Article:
Tanner Welsch 04:02
Well, it sounds like you really got to sharpen some skill sets that if you had gone anywhere else, sounds like you really wouldn’t have had the opportunity to do that.
Erin Gaul 04:10
Yeah, I mean you’re walking in nervous just to be able to communicate it’s my language versus any other program. You’re just nervous anyway. But on top of the program, if I need to know where a certain building is, I have to ask someone in sign language Whole other level there. You know to be on and thinking about constantly.
Tanner Welsch 04:28
Definitely. It makes me think about taking Spanish in college, where you just use it in the class and you don’t really use it that much outside of class, versus taking, maybe, an exchange course or going to a Spanish-speaking country and taking a course where you’re immersed in it and you’re forced to use it. There’s a real big difference of how much you’re gonna get out of it and learn let’s. Let’s go from there to what was your first job out of Speech, pass school and what was that like?
Erin Gaul 04:57
So my first job is what we consider a clinical fellowship, which usually runs about nine to ten months, where you still have some supervision, but you have your own caseload. You’re earning hours, certification, clinical competency and all that. So, after interviewing a couple of different places, I went to a three-to-five program, which is part of early intervention, and they placed me in a preschool, specifically in the deaf and hard of hearing classroom. Now there were only seven kids in there, so I also had other populations, but they were thrilled to find someone with that background the deaf and hard of hearing. So it was very intense. However, he slowed Gradually, and got bigger and bigger and bigger, so much so that I very Fairly quickly learned this was not for me.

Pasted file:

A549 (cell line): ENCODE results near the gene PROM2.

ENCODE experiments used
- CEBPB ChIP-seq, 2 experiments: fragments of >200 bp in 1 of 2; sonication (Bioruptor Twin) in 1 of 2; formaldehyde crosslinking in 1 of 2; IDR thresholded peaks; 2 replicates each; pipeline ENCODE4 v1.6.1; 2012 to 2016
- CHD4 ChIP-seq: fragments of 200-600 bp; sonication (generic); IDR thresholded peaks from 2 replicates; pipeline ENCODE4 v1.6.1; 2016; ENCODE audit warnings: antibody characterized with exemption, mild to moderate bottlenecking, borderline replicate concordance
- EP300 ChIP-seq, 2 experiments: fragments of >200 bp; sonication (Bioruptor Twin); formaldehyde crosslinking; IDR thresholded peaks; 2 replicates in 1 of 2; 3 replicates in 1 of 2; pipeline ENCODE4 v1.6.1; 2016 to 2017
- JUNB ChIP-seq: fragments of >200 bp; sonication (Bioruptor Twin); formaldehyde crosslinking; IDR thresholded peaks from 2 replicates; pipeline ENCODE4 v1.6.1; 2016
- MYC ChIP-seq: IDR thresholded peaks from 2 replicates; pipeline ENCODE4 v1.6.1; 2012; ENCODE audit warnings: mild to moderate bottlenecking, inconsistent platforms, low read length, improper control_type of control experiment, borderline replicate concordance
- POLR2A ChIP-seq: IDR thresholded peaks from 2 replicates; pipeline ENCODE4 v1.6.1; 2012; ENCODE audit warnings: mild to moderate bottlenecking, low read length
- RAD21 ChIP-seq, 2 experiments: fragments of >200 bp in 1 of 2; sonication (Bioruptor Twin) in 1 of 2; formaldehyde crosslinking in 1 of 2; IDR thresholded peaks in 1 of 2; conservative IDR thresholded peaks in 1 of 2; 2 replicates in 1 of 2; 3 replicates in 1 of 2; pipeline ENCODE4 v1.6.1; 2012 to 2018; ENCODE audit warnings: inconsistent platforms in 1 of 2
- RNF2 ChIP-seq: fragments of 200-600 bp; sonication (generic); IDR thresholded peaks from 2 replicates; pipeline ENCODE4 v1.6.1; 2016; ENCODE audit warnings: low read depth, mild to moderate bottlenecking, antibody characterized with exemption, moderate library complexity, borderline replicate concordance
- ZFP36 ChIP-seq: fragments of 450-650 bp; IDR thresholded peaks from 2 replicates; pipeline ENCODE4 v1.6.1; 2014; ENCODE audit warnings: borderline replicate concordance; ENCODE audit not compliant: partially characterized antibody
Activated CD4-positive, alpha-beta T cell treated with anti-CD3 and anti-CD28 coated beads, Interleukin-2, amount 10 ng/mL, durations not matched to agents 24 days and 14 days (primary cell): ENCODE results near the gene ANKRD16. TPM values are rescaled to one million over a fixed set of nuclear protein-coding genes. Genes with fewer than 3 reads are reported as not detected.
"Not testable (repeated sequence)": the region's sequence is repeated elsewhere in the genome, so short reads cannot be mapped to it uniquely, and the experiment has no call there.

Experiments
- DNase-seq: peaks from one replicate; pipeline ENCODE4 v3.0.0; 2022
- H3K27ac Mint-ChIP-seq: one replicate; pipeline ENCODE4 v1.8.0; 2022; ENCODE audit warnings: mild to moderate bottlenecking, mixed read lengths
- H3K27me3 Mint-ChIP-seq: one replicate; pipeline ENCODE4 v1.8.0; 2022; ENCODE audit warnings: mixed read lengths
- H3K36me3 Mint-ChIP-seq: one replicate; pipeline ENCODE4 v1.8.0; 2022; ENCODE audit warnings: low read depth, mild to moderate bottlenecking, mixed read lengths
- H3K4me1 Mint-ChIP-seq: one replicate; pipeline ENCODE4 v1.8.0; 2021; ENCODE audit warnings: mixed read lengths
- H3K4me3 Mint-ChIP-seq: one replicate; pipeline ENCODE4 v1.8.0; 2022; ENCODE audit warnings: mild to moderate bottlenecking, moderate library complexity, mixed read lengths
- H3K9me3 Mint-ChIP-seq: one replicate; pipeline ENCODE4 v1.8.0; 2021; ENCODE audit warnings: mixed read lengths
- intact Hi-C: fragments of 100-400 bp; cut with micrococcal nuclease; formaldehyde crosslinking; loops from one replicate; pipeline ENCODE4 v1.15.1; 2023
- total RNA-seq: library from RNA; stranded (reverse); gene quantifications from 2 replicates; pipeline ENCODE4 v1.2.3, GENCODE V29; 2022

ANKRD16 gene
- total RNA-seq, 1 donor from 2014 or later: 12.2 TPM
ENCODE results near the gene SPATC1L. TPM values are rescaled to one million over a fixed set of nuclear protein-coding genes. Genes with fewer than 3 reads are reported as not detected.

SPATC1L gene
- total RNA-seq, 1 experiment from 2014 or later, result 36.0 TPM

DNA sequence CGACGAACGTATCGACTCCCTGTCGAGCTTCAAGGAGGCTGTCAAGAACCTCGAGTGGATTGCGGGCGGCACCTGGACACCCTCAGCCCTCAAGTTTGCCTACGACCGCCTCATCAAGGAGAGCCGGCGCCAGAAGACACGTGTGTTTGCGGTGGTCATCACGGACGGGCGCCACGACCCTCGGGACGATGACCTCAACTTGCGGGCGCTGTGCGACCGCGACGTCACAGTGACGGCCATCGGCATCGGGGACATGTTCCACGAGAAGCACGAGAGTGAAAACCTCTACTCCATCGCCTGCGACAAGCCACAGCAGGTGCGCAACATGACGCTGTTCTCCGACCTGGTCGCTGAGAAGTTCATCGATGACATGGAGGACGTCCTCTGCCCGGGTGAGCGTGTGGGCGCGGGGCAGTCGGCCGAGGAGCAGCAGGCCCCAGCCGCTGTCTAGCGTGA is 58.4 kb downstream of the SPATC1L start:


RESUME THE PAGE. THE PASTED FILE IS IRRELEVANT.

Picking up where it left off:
I had to group kids with completely different diagnoses. One is hearing loss, one and Down syndrome. One has that’s blend issues and I was expected to put them in a group and work on all of their separate goals, and I was this doesn’t work for them or for me. So I was there until my clinical fellowship was over and maybe another month or so, but then I was alright, I gotta, I gotta do something else. What a learning experience learned about IEP’s, working with parents and meetings. There are some really Really intense IEP meetings.
Tanner Welsch 06:26
I was actually on a on a call with somebody who does IEP meetings and this was in the state of California for reference and they actually often have lawyers present to support more. They’re more on the side of the school board and the district and all that stuff, and I was saying that sounds like it can be very intimidating. Have you run into any of that?